This time, Christy describes how the community network has been innovating for better services and finding undiscovered benefits for local businesses. Voice service from CDE Lightband, is helping small- and mid-sized establishments cut costs and increase revenue. The city is also implementing a new video platform and continues to increase speeds in order to allow subscribers to make the most of their Internet access.

Christopher and Christy talk about how this town has started using innovations in technology to maximize home Wi-Fi with indoor ONTs. The network has had better then expected financial success, even in a place where people tend to relocate frequently, and how other utilities have reaped benefits from the fiber. Christy gives a run down of the future ideas for Clarksville, including plans for free Wi-Fi in public spaces, such as parks. This may not be the first city you think of when you consider municipal broadband in Tennessee, but maybe it should be.

We want your feedback and suggestions for the show-please e-mail us or leave a comment below.

This show is 24 minutes long and can be played on this page or via iTunes or the tool of your choice using this feed. You can listen to the interview on this page or visit the...

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Posted April 5, 2019 by Katie Kienbaum

Innovation today requires a high-speed Internet connection, and in rural areas, that often means a fiber optic network owned by a local government, a cooperative, or a local business. It’s no surprise then that when the Rural Innovation Initiative was looking for rural communities with good connectivity and an interest in innovation-based economic development, it turned to cities served by locally owned broadband networks. Out of the nine communities initially selected to participate in the Rural Innovation Initiative, more than half have a local Internet access provider instead of a national ISP.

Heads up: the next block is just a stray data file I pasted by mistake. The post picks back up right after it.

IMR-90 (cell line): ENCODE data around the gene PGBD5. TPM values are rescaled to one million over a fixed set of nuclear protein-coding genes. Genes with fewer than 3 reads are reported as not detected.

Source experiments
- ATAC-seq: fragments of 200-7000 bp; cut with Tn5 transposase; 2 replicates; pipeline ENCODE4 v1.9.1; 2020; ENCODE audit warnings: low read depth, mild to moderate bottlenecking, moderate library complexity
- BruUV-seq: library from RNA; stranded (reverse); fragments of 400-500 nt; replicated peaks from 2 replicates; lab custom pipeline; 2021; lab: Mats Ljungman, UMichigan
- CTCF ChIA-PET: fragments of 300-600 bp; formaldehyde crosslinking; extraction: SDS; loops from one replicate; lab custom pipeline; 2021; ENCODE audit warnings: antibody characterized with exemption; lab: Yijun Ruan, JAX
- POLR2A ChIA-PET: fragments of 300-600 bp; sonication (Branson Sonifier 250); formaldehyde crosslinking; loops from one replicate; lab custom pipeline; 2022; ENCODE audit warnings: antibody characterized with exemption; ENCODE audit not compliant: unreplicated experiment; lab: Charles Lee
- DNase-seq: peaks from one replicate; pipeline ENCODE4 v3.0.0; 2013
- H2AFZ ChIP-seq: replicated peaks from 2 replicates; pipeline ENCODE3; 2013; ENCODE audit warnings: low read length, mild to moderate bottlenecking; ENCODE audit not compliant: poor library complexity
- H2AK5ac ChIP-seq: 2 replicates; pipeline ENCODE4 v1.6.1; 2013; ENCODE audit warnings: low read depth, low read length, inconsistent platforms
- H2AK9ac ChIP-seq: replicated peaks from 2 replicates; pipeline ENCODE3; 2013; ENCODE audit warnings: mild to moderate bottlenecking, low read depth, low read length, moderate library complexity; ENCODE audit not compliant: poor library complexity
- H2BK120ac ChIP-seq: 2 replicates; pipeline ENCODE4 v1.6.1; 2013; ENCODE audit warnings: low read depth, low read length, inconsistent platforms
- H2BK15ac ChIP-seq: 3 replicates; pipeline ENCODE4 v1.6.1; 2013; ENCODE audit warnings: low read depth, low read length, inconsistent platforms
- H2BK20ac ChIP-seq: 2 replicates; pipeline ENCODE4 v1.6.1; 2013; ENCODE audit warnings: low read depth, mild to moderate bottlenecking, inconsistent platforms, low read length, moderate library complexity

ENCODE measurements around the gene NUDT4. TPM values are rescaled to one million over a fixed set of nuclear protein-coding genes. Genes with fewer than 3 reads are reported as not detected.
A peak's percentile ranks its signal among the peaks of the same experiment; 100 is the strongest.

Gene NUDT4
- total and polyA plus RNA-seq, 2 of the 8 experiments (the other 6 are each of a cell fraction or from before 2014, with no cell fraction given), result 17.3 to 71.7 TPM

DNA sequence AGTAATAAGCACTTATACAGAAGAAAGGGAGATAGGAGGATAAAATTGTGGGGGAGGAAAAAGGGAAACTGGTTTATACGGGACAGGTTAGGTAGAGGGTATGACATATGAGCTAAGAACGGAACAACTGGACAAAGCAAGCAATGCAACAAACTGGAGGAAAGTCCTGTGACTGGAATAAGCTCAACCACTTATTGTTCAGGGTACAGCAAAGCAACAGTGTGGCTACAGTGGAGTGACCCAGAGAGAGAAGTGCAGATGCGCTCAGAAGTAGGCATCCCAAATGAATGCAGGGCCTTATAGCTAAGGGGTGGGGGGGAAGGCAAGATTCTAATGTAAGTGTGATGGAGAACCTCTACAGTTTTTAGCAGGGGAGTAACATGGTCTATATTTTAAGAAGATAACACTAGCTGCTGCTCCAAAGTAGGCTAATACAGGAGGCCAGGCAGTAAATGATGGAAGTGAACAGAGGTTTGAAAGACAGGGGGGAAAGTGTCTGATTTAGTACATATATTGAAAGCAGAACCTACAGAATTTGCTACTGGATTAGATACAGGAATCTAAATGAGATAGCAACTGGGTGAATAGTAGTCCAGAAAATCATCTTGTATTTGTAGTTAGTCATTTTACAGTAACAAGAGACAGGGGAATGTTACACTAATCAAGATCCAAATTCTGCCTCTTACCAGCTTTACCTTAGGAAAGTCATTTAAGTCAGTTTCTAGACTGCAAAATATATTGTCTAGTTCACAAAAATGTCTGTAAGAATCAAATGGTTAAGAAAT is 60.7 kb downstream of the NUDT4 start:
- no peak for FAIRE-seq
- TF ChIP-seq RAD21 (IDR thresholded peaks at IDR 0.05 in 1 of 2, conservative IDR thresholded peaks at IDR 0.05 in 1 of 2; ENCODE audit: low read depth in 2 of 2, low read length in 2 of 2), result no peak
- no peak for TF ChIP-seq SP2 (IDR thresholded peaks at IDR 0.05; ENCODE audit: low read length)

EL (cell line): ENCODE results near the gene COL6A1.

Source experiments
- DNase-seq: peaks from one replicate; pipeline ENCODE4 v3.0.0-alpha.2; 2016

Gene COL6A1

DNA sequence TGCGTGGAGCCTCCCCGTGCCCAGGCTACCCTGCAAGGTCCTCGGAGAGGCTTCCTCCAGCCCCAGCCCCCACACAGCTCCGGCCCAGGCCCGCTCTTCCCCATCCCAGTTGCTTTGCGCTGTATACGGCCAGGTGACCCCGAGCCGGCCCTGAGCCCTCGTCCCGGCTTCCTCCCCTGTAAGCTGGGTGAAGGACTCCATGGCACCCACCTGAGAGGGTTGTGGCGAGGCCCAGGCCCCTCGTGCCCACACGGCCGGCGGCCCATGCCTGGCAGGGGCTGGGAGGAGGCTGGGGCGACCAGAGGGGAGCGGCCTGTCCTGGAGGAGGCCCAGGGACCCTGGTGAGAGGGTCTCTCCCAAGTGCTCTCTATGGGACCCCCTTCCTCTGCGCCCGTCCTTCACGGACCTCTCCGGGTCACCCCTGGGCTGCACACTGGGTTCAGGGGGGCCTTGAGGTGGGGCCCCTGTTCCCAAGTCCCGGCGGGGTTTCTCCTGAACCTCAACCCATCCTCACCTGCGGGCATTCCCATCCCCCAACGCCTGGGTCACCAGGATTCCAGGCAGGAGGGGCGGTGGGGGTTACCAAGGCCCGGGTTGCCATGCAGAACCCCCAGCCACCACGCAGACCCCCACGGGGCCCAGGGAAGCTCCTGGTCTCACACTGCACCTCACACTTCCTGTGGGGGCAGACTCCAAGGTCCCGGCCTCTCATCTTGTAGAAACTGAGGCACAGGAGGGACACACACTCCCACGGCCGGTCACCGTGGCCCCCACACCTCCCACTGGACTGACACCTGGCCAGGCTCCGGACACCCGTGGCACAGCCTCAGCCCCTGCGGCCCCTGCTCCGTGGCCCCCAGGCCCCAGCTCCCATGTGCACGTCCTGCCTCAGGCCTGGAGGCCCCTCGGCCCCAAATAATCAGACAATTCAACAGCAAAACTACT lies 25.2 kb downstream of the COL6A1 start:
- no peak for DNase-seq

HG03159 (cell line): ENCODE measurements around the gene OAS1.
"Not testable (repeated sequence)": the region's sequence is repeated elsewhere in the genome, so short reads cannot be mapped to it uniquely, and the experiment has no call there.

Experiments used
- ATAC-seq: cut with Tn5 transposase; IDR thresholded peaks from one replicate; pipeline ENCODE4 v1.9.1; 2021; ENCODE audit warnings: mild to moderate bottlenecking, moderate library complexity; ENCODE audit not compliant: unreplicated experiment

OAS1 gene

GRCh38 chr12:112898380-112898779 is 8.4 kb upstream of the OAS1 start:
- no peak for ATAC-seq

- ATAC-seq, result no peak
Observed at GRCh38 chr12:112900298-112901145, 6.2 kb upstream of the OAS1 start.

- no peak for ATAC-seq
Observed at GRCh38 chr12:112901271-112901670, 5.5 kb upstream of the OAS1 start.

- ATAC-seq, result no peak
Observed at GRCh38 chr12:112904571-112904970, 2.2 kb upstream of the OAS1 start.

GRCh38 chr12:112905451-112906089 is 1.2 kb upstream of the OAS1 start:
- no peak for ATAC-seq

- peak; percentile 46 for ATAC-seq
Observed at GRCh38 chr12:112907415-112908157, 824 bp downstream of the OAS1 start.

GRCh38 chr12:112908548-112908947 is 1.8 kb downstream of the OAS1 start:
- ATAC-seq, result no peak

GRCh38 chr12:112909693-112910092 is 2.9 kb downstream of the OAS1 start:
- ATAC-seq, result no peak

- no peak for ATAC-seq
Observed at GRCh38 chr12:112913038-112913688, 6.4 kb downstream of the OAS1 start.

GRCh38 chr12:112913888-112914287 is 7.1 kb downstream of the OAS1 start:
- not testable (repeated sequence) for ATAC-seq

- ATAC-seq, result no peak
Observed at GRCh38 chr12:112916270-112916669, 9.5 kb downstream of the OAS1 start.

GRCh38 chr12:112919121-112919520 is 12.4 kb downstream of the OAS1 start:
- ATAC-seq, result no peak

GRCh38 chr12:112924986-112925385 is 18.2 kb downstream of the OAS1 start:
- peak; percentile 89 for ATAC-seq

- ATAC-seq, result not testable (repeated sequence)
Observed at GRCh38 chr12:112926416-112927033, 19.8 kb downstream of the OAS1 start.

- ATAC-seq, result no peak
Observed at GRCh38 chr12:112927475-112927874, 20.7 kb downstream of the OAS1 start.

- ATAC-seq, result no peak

Initiative Bridges Rural Opportunity Gap

The Rural Innovation Initiative is a new program created by the Center on Rural Innovation (CORI) and Rural Innovation Strategies, Inc. (RISI), with funding and support from the U.S. Economic Development Administration (EDA). Launched at the end of last year, the initiative works to “bridge the opportunity gap in rural America by helping communities build the capacity to create resilient, innovation-based jobs.”

For the first part of 2019, CORI and RISI selected nine cities and community partners to take part in what they describe as a “fast-paced technical assistance sprint,” which will help participants develop innovation hubs as an economic development strategy. The initiative will also prepare communities to apply for federal funding opportunities, such as EDA’s Regional Innovation Strategies program. More than 100 rural communities from 40 states applied for the program, which is free for participants. Selection criteria included location in a census-designated rural county, access to New Market Tax Credits and Opportunity Zones, partnerships with higher education and local nonprofits, and existing high-speed broadband networks — Fiber-to-the-Home (FTTH) in particular.

CORI and RISI, in partnership with EDA, will offer further technical assistance to communities through the Rural Innovation Initiative after this initial project complete. To learn more, watch a webinar about the program from December 2018.

Connectivity Sets Communities Apart...